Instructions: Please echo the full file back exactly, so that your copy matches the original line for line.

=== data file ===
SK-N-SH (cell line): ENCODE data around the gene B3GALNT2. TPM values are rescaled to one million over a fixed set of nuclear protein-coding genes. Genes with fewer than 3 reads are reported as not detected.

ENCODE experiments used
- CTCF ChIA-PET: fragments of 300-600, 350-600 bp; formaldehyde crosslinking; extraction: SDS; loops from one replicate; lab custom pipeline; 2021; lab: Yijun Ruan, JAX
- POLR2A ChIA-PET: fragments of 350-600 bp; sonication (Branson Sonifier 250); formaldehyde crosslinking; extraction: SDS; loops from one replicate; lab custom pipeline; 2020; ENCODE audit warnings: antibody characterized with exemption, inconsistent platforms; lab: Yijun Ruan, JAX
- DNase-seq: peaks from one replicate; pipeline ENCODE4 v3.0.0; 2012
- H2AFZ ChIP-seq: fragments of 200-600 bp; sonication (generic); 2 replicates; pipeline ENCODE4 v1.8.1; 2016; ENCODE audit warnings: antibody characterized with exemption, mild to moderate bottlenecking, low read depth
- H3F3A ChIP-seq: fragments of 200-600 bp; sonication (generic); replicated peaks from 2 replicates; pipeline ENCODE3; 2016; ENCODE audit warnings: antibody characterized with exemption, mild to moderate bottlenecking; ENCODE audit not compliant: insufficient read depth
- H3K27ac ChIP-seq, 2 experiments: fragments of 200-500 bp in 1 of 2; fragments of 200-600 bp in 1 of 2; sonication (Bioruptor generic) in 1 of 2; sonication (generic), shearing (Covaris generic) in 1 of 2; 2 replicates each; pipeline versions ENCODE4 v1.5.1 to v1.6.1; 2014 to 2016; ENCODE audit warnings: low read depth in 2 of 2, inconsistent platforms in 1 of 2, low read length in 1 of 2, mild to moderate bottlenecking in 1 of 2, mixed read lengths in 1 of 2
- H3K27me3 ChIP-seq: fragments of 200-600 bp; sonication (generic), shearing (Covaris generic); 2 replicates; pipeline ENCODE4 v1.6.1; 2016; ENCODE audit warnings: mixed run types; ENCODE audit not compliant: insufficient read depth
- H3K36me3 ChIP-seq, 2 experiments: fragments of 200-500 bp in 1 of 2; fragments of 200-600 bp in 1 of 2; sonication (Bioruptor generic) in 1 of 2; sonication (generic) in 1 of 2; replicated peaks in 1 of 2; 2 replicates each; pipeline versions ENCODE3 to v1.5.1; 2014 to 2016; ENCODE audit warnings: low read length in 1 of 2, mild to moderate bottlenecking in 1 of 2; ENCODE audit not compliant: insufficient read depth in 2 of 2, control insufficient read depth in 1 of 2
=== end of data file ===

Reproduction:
SK-N-SH (cell line): ENCODE data around the gene B3GALNT2. TPM values are rescaled to one million over a fixed set of nuclear protein-coding genes. Genes with fewer than 3 reads are reported as not detected.

ENCODE experiments used
- CTCF ChIA-PET: fragments of 300-600, 350-600 bp; formaldehyde crosslinking; extraction: SDS; loops from one replicate; lab custom pipeline; 2021; lab: Yijun Ruan, JAX
- POLR2A ChIA-PET: fragments of 350-600 bp; sonication (Branson Sonifier 250); formaldehyde crosslinking; extraction: SDS; loops from one replicate; lab custom pipeline; 2020; ENCODE audit warnings: antibody characterized with exemption, inconsistent platforms; lab: Yijun Ruan, JAX
- DNase-seq: peaks from one replicate; pipeline ENCODE4 v3.0.0; 2012
- H2AFZ ChIP-seq: fragments of 200-600 bp; sonication (generic); 2 replicates; pipeline ENCODE4 v1.8.1; 2016; ENCODE audit warnings: antibody characterized with exemption, mild to moderate bottlenecking, low read depth
- H3F3A ChIP-seq: fragments of 200-600 bp; sonication (generic); replicated peaks from 2 replicates; pipeline ENCODE3; 2016; ENCODE audit warnings: antibody characterized with exemption, mild to moderate bottlenecking; ENCODE audit not compliant: insufficient read depth
- H3K27ac ChIP-seq, 2 experiments: fragments of 200-500 bp in 1 of 2; fragments of 200-600 bp in 1 of 2; sonication (Bioruptor generic) in 1 of 2; sonication (generic), shearing (Covaris generic) in 1 of 2; 2 replicates each; pipeline versions ENCODE4 v1.5.1 to v1.6.1; 2014 to 2016; ENCODE audit warnings: low read depth in 2 of 2, inconsistent platforms in 1 of 2, low read length in 1 of 2, mild to moderate bottlenecking in 1 of 2, mixed read lengths in 1 of 2
- H3K27me3 ChIP-seq: fragments of 200-600 bp; sonication (generic), shearing (Covaris generic); 2 replicates; pipeline ENCODE4 v1.6.1; 2016; ENCODE audit warnings: mixed run types; ENCODE audit not compliant: insufficient read depth
- H3K36me3 ChIP-seq, 2 experiments: fragments of 200-500 bp in 1 of 2; fragments of 200-600 bp in 1 of 2; sonication (Bioruptor generic) in 1 of 2; sonication (generic) in 1 of 2; replicated peaks in 1 of 2; 2 replicates each; pipeline versions ENCODE3 to v1.5.1; 2014 to 2016; ENCODE audit warnings: low read length in 1 of 2, mild to moderate bottlenecking in 1 of 2; ENCODE audit not compliant: insufficient read depth in 2 of 2, control insufficient read depth in 1 of 2